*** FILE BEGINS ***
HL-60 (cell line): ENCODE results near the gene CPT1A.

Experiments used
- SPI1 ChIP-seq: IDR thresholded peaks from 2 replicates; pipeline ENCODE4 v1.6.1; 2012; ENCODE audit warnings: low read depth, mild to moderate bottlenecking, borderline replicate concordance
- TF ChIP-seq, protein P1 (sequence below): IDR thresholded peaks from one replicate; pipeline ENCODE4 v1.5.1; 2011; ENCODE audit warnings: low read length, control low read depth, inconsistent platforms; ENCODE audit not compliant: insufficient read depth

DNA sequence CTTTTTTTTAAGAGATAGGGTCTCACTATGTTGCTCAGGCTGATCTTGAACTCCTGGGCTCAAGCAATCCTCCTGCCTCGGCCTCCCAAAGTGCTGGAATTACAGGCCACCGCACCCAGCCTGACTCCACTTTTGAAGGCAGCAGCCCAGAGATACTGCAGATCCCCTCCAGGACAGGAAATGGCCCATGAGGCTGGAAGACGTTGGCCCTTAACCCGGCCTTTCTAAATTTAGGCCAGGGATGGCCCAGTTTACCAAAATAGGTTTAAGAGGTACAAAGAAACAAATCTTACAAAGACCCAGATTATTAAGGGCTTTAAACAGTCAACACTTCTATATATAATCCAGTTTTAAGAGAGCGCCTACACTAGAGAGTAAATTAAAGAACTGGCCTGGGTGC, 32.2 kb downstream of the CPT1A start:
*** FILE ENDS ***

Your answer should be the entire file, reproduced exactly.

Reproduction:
HL-60 (cell line): ENCODE results near the gene CPT1A.

Experiments used
- SPI1 ChIP-seq: IDR thresholded peaks from 2 replicates; pipeline ENCODE4 v1.6.1; 2012; ENCODE audit warnings: low read depth, mild to moderate bottlenecking, borderline replicate concordance
- TF ChIP-seq, protein P1 (sequence below): IDR thresholded peaks from one replicate; pipeline ENCODE4 v1.5.1; 2011; ENCODE audit warnings: low read length, control low read depth, inconsistent platforms; ENCODE audit not compliant: insufficient read depth

DNA sequence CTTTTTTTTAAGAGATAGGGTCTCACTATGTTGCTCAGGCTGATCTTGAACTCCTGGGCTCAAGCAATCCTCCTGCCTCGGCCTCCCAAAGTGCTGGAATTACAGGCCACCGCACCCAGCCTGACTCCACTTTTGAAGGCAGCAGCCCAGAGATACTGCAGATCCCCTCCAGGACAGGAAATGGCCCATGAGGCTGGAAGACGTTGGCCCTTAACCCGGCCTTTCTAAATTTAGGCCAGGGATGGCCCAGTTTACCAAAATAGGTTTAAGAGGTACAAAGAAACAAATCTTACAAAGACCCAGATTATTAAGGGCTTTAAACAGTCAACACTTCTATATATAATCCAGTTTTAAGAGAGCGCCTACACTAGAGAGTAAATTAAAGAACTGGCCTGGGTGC, 32.2 kb downstream of the CPT1A start: